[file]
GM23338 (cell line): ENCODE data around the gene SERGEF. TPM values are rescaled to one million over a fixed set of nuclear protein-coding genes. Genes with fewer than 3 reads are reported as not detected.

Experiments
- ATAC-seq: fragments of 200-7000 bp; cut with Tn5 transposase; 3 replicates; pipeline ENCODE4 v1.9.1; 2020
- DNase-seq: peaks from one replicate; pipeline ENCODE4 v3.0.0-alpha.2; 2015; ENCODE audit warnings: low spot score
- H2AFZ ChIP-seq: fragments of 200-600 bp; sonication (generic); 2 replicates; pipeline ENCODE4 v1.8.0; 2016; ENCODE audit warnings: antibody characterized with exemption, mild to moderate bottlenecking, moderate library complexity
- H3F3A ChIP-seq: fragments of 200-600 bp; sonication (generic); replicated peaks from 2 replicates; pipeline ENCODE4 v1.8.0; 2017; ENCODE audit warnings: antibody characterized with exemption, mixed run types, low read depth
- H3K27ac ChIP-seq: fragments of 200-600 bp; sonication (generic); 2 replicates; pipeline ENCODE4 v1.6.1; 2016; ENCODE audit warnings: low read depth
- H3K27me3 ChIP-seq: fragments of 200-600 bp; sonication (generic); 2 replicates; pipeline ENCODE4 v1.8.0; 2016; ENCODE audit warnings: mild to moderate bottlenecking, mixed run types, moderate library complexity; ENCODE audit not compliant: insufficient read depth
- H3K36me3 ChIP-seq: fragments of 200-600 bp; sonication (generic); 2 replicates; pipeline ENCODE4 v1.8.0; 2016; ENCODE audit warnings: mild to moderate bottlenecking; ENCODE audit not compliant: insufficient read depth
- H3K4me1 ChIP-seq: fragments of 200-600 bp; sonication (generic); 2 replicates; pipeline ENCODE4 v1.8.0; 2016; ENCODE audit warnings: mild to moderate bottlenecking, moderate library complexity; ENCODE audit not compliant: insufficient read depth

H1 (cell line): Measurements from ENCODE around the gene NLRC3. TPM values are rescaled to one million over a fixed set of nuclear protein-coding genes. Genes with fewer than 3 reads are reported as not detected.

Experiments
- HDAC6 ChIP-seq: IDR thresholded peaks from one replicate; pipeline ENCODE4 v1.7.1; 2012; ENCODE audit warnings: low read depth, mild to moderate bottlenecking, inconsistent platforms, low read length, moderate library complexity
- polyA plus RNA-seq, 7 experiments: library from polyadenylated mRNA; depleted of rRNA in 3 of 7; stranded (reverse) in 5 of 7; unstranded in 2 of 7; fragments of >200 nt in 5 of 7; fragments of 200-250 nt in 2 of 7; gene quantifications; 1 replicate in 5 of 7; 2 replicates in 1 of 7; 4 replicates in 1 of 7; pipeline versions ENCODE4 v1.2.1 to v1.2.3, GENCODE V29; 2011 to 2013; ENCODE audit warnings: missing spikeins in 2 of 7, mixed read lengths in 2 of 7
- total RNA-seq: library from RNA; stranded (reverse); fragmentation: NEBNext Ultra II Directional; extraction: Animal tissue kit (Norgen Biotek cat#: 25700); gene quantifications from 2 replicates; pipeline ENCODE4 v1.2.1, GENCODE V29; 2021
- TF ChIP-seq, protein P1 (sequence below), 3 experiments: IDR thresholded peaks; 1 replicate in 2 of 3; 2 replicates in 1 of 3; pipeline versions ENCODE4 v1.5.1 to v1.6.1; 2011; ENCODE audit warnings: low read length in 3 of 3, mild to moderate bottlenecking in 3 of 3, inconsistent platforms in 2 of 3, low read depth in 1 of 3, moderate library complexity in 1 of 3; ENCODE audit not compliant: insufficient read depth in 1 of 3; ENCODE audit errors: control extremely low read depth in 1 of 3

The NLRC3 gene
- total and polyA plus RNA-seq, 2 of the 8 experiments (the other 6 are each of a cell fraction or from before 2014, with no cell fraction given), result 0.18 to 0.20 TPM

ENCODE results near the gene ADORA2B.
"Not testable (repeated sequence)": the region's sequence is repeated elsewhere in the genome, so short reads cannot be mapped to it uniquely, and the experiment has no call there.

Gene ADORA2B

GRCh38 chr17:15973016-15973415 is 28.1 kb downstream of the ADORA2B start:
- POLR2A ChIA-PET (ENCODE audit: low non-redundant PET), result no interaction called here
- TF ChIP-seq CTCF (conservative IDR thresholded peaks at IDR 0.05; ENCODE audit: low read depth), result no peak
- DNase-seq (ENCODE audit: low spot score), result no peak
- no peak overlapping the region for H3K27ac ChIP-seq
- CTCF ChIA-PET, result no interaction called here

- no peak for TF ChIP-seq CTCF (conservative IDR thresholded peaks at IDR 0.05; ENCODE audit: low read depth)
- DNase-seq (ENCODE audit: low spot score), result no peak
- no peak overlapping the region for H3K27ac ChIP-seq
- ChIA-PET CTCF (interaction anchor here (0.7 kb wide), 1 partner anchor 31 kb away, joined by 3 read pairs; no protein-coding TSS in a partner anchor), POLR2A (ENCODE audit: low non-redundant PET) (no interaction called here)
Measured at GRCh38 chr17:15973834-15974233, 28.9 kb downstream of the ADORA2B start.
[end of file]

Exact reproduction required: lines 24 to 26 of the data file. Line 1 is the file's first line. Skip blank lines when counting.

- TF ChIP-seq CTCF (conservative IDR thresholded peaks at IDR 0.05; ENCODE audit: low read depth), result no peak
- DNase-seq (ENCODE audit: low spot score), result no peak
- no peak overlapping the region for H3K27ac ChIP-seq